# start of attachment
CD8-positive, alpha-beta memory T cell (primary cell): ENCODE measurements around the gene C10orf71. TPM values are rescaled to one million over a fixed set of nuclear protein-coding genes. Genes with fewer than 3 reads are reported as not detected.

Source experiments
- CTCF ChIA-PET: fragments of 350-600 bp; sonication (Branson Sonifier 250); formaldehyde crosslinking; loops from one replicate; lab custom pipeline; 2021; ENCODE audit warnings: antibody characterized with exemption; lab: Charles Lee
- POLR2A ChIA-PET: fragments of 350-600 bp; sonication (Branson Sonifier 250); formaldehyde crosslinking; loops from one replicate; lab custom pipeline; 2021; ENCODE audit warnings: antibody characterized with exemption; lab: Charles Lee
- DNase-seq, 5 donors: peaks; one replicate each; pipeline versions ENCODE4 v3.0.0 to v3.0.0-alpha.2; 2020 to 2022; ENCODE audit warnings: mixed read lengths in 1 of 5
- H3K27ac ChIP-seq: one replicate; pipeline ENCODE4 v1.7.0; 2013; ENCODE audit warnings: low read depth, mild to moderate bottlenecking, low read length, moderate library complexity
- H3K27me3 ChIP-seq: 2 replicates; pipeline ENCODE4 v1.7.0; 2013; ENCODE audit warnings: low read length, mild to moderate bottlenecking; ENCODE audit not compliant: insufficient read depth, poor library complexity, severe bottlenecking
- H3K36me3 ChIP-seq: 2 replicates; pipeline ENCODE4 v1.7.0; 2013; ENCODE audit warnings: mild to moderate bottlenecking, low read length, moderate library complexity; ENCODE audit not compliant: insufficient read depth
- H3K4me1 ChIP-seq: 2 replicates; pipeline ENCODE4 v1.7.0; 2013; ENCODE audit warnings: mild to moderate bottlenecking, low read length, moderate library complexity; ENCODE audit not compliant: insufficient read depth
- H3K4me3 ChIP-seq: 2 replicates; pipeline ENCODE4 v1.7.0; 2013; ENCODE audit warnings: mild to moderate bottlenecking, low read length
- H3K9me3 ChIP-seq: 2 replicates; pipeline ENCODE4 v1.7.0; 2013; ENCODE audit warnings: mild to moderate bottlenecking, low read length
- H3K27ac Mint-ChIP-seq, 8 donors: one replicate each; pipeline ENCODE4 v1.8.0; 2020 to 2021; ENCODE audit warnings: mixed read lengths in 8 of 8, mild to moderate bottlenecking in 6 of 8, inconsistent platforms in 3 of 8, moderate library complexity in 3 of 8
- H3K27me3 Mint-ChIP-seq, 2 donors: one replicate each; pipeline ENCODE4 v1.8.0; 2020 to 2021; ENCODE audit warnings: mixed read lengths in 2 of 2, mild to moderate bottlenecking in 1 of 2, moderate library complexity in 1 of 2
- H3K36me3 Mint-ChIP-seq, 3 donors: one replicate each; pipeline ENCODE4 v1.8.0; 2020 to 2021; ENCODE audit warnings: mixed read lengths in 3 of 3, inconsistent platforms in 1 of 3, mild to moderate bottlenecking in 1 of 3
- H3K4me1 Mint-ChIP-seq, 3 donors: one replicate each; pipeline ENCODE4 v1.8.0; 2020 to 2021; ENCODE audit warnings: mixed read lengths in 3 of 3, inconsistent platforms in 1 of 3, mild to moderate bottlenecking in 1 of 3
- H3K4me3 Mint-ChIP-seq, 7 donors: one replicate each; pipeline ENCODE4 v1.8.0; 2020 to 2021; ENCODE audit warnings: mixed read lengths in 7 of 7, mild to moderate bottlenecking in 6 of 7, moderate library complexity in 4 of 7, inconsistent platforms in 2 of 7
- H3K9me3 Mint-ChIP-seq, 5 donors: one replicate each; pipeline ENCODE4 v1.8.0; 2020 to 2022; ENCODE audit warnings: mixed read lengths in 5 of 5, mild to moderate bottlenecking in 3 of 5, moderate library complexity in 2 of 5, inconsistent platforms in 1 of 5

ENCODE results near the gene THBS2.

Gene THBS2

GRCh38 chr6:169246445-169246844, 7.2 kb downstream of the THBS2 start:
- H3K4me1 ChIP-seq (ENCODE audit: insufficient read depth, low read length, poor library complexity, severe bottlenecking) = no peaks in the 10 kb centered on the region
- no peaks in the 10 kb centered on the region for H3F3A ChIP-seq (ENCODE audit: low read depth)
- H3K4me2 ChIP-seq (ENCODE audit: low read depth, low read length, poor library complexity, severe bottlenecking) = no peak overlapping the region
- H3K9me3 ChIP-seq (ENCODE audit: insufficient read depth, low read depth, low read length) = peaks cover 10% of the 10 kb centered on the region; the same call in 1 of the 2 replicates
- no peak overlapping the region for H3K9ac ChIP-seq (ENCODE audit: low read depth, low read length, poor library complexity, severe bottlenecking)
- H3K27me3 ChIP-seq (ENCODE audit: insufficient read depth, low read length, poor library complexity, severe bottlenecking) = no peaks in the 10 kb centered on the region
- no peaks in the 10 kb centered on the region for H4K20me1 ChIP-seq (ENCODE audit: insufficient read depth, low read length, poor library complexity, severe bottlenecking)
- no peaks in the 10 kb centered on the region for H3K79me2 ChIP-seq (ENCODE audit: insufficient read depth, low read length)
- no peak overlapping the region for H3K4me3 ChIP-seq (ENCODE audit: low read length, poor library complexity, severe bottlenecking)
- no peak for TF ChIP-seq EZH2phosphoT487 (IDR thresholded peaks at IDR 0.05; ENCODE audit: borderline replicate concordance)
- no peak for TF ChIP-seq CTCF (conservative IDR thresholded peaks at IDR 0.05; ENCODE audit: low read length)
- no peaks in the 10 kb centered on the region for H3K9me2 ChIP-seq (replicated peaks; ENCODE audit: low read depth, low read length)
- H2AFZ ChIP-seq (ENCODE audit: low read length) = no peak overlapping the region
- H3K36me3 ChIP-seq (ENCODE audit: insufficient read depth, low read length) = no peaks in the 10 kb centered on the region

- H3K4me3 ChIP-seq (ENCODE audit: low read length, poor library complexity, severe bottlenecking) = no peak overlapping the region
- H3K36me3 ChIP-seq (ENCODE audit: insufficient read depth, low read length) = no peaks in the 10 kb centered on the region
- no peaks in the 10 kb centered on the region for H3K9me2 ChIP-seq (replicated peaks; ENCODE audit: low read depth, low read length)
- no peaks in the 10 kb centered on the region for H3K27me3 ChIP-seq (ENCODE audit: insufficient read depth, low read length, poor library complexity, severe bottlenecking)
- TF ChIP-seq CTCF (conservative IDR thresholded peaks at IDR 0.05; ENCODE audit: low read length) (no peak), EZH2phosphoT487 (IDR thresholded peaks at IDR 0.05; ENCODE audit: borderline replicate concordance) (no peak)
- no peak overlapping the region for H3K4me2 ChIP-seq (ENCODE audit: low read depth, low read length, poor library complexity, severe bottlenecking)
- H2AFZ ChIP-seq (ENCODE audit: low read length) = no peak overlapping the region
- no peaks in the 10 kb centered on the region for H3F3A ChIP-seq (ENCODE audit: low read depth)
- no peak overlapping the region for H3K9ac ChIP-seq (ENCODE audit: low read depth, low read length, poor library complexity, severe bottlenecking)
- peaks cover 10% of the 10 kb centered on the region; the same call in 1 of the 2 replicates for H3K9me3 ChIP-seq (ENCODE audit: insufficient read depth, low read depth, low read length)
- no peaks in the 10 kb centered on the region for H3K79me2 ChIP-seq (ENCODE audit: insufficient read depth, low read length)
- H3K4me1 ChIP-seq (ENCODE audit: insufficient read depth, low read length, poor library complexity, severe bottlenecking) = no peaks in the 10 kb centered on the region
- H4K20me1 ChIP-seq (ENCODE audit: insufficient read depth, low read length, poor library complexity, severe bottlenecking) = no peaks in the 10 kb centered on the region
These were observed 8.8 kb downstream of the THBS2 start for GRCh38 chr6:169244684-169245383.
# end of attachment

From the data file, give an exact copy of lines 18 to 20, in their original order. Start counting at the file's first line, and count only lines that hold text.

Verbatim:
ENCODE results near the gene THBS2.

Gene THBS2

GRCh38 chr6:169246445-169246844, 7.2 kb downstream of the THBS2 start: